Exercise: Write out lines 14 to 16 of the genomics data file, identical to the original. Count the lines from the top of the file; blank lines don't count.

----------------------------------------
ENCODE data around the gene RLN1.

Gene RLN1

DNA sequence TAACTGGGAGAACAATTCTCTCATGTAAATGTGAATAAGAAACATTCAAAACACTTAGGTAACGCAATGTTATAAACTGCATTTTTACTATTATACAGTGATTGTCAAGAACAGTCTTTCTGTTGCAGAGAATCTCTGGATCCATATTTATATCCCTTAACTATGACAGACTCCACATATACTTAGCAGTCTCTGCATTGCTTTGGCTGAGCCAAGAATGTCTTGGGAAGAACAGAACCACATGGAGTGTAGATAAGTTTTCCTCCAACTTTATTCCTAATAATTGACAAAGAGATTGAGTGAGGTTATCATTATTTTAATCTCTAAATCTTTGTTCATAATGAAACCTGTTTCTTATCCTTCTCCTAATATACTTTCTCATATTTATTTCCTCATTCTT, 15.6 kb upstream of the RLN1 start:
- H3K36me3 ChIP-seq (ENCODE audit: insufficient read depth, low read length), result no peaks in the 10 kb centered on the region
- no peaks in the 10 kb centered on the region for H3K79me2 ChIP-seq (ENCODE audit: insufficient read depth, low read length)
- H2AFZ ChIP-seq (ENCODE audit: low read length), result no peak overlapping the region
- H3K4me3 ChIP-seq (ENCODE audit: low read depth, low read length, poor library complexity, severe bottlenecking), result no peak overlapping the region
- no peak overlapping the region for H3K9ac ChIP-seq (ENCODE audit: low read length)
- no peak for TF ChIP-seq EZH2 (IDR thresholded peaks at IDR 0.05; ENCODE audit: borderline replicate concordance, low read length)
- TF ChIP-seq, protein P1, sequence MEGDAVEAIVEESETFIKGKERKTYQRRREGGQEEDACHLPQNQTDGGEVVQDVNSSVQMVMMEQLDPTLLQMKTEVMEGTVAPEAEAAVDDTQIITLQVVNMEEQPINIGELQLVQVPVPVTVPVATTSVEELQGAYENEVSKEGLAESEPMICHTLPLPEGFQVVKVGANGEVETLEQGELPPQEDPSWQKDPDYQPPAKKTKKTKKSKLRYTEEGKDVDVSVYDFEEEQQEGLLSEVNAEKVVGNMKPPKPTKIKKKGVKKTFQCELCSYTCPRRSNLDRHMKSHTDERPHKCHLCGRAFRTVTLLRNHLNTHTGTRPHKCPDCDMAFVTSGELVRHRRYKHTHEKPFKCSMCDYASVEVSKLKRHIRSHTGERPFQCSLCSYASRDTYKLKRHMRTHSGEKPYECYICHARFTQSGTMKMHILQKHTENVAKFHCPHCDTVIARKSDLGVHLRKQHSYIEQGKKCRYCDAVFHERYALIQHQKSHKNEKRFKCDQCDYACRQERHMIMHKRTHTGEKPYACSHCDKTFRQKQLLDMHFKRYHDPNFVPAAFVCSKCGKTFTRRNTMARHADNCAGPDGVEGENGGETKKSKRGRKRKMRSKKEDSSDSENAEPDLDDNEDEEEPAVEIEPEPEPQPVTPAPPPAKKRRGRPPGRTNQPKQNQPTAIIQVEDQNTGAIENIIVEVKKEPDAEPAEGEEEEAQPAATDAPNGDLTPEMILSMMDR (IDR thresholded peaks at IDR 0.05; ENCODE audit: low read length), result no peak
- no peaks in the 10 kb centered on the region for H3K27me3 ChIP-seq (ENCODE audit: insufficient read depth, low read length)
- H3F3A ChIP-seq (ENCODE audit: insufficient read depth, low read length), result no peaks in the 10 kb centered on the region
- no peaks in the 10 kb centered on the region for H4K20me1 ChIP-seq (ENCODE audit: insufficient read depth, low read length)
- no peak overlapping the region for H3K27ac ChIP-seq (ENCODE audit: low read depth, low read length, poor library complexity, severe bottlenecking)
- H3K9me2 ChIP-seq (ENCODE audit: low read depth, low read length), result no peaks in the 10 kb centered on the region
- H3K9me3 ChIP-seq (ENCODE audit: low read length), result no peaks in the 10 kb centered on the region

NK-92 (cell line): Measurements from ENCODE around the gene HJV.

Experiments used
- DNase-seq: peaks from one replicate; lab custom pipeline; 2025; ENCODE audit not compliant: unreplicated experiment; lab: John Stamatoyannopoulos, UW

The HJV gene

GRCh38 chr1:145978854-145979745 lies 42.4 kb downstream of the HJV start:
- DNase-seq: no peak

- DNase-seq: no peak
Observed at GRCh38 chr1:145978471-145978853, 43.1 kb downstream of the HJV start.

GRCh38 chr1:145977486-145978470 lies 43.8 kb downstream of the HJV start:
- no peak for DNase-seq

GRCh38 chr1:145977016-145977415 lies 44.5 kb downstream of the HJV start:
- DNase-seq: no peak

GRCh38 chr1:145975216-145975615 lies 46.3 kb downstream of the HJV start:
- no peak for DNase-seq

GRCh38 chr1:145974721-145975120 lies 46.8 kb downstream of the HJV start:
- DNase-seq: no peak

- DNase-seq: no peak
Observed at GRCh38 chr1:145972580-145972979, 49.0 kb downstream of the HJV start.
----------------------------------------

- no peak overlapping the region for H3K27ac ChIP-seq (ENCODE audit: low read depth, low read length, poor library complexity, severe bottlenecking)
- H3K9me2 ChIP-seq (ENCODE audit: low read depth, low read length), result no peaks in the 10 kb centered on the region
- H3K9me3 ChIP-seq (ENCODE audit: low read length), result no peaks in the 10 kb centered on the region